The Making of the Lamb
Bear imagines a teenage Jesus in this exquisitely penned, believable coming-of-age tale.
In The Making of the Lamb, masterful storytelling by Robert Harley Bear vividly brings to life an ancient legend that Jesus Christ traveled to southwest Britain as a teenager.
It has long been said throughout the region that Jesus and his great-uncle, tin trader Joseph of Arimathea, arrived soon after the biblical account of the twelve-year-old Christ in the Jerusalem temple. That scene, where Jesus’s parents find him in the temple after three days of searching, is the last biblical mention of Jesus until his public ministry begins around age thirty.
Where was he for eighteen years? Some say in India. Others insist he was in Britain.
Bear did his homework. The author vividly integrates historical details about the countryside of today’s Cornwall, Somerset, and Wales, specifically places such as Looe, Pilton, Glastonbury, Rumps, and Priddy. He describes the surrounding islands, rocky cliffs, seas, and small waterways; explores the legend rooted in Celtic crosses that appear to bear the image of a young, tunic-clad Christ; and steeps the story in the political and religious era just preceding the Roman conquest of Britain and Rome’s outlawing of the Druid religion.
To that historical backdrop, Bear brings the fictionalized teenage Christ.
Freed via fiction, not bound to pure fact as other treatises seeking to authenticate the legend, Bear allows himself to broadly imagine a young Christ. He paints a picture of a typical thirteen-year-old, his parents left back in Nazareth, who has embarked on a life-altering adventure with his great-uncle and Joseph’s son, Daniel. And abundant adventure there is, accessibly scripted in a modern voice rather than in ancient verbiage, which would have bogged the story down.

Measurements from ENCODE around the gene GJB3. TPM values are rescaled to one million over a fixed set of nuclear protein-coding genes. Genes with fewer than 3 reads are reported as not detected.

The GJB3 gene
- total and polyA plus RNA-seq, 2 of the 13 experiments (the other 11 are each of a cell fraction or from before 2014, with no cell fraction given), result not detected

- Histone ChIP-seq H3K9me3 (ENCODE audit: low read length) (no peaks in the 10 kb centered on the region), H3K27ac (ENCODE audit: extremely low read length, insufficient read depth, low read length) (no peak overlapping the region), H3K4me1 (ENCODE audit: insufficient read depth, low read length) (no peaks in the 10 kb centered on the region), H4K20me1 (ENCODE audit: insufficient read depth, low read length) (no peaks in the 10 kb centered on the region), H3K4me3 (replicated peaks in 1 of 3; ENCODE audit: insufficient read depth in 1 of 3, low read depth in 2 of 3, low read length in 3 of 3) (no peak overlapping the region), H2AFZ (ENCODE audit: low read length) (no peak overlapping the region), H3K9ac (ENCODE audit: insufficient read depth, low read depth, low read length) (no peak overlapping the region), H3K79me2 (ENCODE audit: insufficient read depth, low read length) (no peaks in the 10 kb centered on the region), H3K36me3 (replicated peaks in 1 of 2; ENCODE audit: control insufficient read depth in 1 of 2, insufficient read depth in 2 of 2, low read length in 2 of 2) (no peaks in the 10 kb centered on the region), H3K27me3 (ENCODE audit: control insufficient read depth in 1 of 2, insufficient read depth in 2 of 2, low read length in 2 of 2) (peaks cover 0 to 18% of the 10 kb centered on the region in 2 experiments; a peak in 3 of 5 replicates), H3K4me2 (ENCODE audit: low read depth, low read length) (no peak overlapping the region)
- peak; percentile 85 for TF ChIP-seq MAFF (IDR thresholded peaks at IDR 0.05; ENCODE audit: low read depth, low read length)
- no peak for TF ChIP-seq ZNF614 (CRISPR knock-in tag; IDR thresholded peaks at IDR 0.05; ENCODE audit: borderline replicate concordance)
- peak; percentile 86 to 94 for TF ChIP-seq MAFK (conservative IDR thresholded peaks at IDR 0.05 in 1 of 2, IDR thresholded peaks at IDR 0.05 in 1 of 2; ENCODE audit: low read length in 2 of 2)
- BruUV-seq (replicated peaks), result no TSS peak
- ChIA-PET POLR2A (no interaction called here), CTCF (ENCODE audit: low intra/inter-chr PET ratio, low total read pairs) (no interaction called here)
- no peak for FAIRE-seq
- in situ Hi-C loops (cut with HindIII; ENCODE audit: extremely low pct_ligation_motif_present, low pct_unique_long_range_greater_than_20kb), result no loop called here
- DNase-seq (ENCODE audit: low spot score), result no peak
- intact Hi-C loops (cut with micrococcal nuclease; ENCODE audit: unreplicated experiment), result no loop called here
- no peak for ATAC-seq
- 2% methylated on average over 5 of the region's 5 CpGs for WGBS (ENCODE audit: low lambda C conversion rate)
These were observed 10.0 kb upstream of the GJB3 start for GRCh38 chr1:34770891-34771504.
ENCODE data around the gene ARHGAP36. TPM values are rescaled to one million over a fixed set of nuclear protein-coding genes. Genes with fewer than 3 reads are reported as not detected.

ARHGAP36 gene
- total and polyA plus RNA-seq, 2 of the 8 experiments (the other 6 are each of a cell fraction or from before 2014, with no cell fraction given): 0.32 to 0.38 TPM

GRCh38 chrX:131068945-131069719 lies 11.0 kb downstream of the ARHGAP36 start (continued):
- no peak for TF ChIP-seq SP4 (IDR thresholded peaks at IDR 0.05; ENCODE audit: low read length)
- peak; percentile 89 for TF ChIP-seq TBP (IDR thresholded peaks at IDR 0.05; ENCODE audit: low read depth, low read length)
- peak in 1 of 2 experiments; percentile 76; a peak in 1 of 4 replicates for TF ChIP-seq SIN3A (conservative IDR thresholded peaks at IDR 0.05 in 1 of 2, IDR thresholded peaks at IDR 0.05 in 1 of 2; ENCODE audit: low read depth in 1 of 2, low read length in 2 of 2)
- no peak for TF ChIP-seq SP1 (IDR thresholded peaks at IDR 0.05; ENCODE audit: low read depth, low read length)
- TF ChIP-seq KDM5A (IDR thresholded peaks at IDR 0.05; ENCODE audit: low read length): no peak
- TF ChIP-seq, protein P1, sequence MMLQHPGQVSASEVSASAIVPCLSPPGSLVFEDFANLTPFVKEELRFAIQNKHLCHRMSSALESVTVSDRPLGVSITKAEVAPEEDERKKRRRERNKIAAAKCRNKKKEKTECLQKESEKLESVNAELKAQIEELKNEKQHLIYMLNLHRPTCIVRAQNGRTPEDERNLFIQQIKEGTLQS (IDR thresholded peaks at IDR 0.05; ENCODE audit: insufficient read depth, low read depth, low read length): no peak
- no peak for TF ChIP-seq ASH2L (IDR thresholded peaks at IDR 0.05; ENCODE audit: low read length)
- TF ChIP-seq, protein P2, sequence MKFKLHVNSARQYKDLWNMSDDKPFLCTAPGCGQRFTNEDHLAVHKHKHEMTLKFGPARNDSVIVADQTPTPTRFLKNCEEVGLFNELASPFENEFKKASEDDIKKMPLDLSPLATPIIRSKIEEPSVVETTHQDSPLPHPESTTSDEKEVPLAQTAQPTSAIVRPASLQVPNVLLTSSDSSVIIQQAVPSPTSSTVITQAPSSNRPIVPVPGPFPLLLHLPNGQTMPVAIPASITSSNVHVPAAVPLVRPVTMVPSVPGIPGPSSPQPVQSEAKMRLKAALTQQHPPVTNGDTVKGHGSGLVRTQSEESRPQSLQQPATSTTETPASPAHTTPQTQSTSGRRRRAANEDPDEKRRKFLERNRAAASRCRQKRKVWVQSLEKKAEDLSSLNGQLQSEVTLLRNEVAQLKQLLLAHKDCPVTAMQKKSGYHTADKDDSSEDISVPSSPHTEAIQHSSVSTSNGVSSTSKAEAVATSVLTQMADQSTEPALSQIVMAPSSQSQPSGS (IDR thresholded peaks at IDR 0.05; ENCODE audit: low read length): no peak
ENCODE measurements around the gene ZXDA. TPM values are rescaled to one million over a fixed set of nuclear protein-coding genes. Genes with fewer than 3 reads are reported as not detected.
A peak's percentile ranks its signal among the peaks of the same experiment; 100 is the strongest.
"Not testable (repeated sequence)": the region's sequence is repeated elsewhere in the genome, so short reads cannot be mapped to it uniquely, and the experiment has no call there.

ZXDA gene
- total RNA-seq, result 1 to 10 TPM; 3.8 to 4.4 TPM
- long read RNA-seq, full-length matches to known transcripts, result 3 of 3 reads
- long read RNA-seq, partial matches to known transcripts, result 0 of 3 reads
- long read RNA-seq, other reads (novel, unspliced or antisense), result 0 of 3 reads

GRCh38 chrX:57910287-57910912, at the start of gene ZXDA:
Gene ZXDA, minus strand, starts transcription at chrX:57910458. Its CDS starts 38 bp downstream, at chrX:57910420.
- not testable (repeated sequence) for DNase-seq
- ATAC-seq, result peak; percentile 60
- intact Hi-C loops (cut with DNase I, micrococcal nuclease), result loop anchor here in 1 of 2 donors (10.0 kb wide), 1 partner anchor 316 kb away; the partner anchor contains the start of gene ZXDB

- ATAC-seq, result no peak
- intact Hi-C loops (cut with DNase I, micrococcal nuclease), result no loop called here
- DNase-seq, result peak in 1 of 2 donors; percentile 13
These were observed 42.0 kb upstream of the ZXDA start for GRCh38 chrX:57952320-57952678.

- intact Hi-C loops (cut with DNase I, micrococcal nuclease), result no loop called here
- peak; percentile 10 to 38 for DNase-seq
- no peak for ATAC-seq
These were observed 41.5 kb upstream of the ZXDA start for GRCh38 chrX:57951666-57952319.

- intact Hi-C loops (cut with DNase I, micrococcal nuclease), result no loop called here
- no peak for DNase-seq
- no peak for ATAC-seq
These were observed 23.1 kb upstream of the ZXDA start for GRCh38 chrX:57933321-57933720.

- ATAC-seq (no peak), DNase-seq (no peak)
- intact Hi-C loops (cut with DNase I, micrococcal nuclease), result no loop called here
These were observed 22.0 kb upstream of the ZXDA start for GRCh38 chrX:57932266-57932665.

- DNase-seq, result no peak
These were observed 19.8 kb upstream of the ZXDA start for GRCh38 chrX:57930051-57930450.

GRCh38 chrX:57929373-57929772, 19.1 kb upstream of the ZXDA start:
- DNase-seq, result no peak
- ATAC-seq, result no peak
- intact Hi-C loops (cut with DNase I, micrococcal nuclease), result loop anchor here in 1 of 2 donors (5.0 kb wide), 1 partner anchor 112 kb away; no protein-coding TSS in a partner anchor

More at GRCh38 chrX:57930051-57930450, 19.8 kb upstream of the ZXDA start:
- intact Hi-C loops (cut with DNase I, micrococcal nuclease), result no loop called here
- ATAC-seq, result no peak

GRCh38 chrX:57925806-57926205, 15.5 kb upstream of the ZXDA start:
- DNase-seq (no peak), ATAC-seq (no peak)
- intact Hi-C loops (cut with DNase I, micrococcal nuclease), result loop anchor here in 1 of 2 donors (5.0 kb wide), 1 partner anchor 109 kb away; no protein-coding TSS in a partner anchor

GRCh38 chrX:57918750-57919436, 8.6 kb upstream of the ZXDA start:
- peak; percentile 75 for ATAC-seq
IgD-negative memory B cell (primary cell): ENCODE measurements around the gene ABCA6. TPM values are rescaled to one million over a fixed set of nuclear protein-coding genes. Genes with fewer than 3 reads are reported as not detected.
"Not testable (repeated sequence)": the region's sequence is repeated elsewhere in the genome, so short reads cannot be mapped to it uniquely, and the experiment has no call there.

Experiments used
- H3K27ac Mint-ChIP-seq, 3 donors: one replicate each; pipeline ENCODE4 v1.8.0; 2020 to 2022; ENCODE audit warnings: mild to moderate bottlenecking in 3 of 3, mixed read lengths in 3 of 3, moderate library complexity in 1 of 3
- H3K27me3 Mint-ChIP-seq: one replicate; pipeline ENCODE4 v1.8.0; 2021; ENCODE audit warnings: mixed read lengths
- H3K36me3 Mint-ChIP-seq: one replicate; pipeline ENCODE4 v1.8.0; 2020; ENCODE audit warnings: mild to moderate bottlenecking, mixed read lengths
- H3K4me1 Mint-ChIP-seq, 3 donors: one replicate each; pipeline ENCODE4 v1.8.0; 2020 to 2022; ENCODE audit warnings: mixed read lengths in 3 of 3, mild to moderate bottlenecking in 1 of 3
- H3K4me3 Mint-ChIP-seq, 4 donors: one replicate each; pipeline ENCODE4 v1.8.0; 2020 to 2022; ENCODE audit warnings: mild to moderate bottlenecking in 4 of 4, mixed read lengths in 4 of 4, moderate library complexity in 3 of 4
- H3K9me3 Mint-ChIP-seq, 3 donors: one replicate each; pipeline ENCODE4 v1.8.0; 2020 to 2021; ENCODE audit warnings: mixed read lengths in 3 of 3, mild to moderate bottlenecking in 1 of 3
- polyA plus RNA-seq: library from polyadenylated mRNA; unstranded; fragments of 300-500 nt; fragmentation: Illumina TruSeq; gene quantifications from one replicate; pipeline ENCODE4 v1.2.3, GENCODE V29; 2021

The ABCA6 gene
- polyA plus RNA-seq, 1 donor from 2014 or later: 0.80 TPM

Jesus and his companions face danger in stormy sea crossings, pirates, shipwrecks, and sword-slinging tribal warfare. There are new friends to be made—and new enemies–and Jesus and Daniel do practical work as well, learning how to mine tin and silver.
Bear’s Jesus is impetuous, playful, brave, and deeply philosophical. Physical and spiritual growth occur as Jesus matures into a young man, compares his beliefs to that of the Druids, and ultimately must choose his destiny—peacefully live out his life in secluded Britain, or return to the Roman Empire to die on the cross to save humanity.
Jesus’s recurring private conversations with God increase in intensity as the father gradually reveals to the son his potential destiny, leading to a final, powerful showdown. Jesus reacts as expected—with anger and anguish at the choices laid out before him. He is also shattered by the realization that he will not play the role he once hoped for, to conquer the Roman Empire and sit as an earthly king.
Rounding out the book are skillfully interspersed chapters that tell the fictional story of how the legend of Jesus’s time in Britain was secretly recorded, hidden, and finally deciphered in the present day.
This is an exquisitely penned, believable coming-of-age tale. By the end, even biblical purists may have to pinch themselves to remember it’s fiction.